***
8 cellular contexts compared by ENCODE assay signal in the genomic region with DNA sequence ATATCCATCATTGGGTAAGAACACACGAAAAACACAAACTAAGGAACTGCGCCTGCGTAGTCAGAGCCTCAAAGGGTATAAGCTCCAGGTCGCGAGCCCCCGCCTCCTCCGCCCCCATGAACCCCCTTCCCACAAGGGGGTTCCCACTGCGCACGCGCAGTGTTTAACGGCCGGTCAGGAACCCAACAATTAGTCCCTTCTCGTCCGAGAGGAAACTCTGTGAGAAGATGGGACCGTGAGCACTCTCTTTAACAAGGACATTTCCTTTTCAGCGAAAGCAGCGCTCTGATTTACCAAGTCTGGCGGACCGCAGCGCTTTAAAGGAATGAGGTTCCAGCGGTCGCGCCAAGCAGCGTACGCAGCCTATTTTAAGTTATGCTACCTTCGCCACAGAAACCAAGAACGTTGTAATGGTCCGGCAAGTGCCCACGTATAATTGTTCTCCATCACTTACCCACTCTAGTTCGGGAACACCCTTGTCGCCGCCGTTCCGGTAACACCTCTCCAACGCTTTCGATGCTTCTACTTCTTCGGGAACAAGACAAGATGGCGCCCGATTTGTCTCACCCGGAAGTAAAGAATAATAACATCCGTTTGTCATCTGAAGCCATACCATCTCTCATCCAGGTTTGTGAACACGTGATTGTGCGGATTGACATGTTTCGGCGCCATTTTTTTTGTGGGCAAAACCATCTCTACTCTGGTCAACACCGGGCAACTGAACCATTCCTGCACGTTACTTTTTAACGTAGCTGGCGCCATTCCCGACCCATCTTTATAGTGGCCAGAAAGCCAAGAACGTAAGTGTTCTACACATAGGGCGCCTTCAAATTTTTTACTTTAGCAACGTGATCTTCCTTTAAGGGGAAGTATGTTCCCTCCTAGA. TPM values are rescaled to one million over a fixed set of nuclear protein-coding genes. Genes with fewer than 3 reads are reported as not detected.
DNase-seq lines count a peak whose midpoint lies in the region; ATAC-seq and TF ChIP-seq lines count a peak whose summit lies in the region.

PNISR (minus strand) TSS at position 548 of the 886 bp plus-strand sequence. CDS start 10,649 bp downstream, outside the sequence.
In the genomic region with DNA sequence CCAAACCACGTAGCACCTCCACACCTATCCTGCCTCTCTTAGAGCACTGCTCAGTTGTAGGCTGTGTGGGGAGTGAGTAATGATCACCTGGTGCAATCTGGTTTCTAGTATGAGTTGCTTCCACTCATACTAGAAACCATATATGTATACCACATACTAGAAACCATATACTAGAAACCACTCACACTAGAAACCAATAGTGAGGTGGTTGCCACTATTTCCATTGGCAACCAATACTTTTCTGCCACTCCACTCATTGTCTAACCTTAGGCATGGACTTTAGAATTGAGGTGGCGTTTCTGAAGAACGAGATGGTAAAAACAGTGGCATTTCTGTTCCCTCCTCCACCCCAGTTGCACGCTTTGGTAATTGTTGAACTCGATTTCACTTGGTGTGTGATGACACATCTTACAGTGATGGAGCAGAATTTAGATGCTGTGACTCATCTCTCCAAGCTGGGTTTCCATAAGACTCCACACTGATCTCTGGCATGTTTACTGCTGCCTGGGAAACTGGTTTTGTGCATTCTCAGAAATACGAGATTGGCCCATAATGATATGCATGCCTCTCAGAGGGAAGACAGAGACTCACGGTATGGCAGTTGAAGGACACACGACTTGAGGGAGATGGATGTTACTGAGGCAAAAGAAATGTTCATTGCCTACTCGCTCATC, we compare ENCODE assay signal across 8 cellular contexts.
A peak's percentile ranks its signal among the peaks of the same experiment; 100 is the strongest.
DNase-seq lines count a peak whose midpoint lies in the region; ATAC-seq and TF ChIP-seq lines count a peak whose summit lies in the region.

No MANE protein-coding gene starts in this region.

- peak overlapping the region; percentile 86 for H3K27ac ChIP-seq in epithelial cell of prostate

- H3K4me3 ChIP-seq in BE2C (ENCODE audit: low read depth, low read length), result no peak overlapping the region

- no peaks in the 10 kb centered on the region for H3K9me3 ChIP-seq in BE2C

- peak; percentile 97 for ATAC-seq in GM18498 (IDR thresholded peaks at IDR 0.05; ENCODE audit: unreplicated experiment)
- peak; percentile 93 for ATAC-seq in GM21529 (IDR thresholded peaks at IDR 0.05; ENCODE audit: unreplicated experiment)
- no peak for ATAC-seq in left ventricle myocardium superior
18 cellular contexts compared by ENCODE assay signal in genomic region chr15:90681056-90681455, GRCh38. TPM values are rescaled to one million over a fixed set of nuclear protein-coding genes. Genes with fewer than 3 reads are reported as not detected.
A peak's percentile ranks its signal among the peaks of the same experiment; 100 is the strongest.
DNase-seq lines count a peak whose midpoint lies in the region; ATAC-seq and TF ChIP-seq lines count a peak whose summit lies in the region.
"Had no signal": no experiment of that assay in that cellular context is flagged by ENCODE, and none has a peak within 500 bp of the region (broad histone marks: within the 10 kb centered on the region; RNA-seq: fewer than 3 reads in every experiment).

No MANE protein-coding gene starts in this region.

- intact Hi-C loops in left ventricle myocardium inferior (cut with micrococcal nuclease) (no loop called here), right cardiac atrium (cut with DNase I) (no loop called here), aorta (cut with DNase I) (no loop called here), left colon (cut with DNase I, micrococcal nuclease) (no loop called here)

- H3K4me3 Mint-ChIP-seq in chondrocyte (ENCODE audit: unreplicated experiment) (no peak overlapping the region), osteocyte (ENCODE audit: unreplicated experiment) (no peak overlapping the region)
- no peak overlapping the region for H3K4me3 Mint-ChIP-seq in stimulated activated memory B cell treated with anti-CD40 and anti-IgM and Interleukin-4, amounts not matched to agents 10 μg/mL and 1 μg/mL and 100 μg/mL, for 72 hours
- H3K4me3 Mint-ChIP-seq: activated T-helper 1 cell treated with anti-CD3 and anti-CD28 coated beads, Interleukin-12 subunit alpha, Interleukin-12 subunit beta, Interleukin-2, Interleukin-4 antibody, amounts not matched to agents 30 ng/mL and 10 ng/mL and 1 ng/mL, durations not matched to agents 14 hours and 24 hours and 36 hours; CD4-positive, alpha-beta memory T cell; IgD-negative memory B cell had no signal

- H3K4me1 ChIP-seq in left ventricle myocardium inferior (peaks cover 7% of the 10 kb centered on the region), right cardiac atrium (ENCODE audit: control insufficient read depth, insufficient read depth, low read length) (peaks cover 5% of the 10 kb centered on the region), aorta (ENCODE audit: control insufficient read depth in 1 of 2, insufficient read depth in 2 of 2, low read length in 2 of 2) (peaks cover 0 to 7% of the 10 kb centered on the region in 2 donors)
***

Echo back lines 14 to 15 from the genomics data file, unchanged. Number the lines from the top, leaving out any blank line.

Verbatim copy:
18 cellular contexts compared by ENCODE assay signal in genomic region chr15:90681056-90681455, GRCh38. TPM values are rescaled to one million over a fixed set of nuclear protein-coding genes. Genes with fewer than 3 reads are reported as not detected.
A peak's percentile ranks its signal among the peaks of the same experiment; 100 is the strongest.